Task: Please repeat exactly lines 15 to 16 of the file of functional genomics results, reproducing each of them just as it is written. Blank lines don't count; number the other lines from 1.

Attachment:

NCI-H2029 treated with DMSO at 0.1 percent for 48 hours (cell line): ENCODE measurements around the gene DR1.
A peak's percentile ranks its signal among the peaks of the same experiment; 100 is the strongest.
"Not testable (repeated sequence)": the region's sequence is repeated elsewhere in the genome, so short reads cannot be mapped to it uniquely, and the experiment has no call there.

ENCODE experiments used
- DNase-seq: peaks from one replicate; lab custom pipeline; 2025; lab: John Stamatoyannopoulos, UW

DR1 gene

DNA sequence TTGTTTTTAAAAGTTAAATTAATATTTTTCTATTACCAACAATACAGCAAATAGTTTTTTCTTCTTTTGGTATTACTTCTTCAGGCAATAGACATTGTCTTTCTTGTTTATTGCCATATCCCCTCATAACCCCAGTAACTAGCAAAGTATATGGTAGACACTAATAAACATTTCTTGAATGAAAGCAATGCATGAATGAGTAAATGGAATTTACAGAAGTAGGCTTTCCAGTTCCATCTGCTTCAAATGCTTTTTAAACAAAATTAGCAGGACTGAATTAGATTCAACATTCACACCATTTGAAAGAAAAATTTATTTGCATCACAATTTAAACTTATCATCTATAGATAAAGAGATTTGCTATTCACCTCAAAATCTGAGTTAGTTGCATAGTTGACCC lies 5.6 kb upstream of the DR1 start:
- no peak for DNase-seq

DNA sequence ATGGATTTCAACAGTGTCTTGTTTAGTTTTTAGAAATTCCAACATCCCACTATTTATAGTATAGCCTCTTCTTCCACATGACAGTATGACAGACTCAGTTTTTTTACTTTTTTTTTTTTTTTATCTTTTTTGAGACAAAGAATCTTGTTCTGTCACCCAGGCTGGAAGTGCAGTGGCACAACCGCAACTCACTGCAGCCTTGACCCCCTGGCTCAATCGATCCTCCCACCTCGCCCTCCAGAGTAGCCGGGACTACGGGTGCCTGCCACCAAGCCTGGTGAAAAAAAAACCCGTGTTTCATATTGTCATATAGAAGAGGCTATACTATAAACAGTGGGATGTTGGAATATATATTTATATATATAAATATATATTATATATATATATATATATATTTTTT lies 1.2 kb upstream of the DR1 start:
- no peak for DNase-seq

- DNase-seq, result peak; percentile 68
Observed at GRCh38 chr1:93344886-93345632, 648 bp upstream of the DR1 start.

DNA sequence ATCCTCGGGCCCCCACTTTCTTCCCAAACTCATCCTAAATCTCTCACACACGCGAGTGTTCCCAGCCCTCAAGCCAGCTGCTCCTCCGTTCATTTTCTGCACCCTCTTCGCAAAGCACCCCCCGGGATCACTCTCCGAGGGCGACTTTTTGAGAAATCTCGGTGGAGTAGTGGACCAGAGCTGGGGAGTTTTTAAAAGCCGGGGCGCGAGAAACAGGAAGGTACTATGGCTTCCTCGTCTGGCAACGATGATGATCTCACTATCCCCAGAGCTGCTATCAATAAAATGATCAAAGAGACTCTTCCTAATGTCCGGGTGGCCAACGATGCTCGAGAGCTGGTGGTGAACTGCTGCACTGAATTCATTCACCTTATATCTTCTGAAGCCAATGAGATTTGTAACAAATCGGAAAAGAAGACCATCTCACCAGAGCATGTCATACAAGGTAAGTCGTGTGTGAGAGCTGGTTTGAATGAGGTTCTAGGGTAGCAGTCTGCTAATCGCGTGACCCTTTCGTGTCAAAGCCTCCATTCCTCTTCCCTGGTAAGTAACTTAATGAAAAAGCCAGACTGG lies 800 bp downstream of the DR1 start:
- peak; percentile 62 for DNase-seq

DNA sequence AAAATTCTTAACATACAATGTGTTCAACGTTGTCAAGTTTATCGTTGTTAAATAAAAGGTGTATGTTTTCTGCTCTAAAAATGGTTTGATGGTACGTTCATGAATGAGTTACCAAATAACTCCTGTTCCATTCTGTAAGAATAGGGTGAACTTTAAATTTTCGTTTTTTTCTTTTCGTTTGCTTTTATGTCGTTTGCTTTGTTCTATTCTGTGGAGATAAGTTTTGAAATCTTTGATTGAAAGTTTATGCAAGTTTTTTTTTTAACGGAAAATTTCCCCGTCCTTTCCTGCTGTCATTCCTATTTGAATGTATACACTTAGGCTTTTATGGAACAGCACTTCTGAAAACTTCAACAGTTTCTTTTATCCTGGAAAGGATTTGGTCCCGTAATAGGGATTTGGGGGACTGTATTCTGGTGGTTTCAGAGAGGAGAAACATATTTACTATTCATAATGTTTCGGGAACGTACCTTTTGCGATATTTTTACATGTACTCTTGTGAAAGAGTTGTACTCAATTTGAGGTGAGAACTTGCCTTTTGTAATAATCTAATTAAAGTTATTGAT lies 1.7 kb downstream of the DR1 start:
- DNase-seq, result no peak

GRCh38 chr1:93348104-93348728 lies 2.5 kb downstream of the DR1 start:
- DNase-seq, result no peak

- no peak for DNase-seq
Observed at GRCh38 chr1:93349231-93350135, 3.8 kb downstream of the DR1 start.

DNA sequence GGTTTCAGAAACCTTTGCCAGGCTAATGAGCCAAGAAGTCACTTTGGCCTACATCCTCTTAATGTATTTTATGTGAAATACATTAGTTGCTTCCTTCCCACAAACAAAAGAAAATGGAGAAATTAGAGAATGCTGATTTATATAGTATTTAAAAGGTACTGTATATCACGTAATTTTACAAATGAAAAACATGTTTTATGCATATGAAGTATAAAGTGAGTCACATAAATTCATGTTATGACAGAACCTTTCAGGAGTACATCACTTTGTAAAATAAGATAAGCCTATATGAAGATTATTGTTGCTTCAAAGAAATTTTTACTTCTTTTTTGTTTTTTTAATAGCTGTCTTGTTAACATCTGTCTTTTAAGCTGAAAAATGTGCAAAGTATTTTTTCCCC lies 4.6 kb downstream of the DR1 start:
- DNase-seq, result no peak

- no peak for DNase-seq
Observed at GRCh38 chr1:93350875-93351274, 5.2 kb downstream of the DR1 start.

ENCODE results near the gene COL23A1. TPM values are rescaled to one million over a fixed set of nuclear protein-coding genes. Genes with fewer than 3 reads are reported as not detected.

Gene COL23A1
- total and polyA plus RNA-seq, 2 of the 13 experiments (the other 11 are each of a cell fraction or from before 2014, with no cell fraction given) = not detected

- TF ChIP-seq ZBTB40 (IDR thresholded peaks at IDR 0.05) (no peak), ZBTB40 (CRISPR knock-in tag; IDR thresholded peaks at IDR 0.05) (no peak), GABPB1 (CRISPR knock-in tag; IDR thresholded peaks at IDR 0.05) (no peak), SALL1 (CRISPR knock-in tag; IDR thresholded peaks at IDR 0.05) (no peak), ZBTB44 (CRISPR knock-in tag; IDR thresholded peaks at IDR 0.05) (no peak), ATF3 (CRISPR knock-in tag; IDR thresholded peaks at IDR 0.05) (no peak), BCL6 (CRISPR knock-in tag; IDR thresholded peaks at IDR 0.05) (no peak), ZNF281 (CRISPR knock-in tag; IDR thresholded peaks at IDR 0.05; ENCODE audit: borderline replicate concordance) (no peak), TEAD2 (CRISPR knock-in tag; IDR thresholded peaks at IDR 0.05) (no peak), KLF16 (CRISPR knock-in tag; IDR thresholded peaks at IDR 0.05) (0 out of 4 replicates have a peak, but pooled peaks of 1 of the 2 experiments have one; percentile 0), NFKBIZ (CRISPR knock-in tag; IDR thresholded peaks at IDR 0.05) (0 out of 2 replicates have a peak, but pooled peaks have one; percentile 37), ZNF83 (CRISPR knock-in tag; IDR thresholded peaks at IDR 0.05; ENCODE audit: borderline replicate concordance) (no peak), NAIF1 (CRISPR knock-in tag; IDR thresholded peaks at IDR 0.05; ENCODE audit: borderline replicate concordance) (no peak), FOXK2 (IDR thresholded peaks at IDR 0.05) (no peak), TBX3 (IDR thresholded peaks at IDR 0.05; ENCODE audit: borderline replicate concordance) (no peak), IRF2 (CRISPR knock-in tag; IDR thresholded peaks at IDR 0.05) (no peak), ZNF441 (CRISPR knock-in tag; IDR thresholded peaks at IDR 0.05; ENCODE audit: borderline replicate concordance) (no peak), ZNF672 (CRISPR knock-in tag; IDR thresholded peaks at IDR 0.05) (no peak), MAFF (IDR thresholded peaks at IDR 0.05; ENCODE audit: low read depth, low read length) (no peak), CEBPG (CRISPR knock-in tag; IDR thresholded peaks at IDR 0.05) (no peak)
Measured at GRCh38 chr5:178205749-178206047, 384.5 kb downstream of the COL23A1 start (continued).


DNA sequence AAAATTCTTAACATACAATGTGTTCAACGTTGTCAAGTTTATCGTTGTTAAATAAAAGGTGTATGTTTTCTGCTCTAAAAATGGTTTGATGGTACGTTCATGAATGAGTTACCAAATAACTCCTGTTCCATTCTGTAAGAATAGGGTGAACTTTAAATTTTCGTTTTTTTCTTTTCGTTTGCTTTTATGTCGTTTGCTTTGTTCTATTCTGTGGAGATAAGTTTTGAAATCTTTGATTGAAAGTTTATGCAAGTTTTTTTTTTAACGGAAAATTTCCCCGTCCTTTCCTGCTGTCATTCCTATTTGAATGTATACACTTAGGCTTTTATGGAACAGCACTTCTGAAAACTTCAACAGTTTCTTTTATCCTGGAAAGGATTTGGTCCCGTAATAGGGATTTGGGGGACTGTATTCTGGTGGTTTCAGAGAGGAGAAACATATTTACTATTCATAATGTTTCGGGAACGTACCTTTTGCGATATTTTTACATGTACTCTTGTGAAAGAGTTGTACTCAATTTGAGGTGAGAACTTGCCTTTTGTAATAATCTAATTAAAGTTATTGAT lies 1.7 kb downstream of the DR1 start:
- DNase-seq, result no peak